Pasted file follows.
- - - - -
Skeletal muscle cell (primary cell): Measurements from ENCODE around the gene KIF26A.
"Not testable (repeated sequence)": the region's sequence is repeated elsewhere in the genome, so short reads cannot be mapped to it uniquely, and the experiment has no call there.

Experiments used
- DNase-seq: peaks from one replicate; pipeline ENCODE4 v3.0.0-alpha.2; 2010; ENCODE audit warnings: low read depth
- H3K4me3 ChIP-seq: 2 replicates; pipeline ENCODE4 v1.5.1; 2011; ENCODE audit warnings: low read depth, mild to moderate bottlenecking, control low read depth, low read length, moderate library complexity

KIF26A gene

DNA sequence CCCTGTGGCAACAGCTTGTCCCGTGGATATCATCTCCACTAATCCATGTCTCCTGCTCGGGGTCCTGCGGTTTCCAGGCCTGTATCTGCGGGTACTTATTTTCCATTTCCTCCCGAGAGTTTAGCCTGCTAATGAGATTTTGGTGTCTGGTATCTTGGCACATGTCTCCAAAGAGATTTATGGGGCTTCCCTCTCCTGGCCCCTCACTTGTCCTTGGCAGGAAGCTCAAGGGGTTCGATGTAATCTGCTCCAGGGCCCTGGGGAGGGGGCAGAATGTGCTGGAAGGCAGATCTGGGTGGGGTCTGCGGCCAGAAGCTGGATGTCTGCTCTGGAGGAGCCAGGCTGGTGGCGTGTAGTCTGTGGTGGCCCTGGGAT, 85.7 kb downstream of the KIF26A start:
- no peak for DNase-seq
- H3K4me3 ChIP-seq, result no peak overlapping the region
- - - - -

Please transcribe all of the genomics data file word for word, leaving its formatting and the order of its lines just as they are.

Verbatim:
Skeletal muscle cell (primary cell): Measurements from ENCODE around the gene KIF26A.
"Not testable (repeated sequence)": the region's sequence is repeated elsewhere in the genome, so short reads cannot be mapped to it uniquely, and the experiment has no call there.

Experiments used
- DNase-seq: peaks from one replicate; pipeline ENCODE4 v3.0.0-alpha.2; 2010; ENCODE audit warnings: low read depth
- H3K4me3 ChIP-seq: 2 replicates; pipeline ENCODE4 v1.5.1; 2011; ENCODE audit warnings: low read depth, mild to moderate bottlenecking, control low read depth, low read length, moderate library complexity

KIF26A gene

DNA sequence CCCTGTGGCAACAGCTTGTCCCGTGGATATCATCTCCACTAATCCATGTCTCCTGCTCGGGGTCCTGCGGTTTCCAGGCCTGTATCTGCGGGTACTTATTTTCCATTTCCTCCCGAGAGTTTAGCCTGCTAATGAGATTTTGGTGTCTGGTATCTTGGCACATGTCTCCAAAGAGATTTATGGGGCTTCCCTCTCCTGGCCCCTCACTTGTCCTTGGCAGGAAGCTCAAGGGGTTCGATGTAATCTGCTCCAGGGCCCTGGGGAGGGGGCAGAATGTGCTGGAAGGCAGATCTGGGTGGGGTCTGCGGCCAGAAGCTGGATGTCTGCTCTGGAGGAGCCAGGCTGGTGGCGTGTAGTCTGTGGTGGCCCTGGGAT, 85.7 kb downstream of the KIF26A start:
- no peak for DNase-seq
- H3K4me3 ChIP-seq, result no peak overlapping the region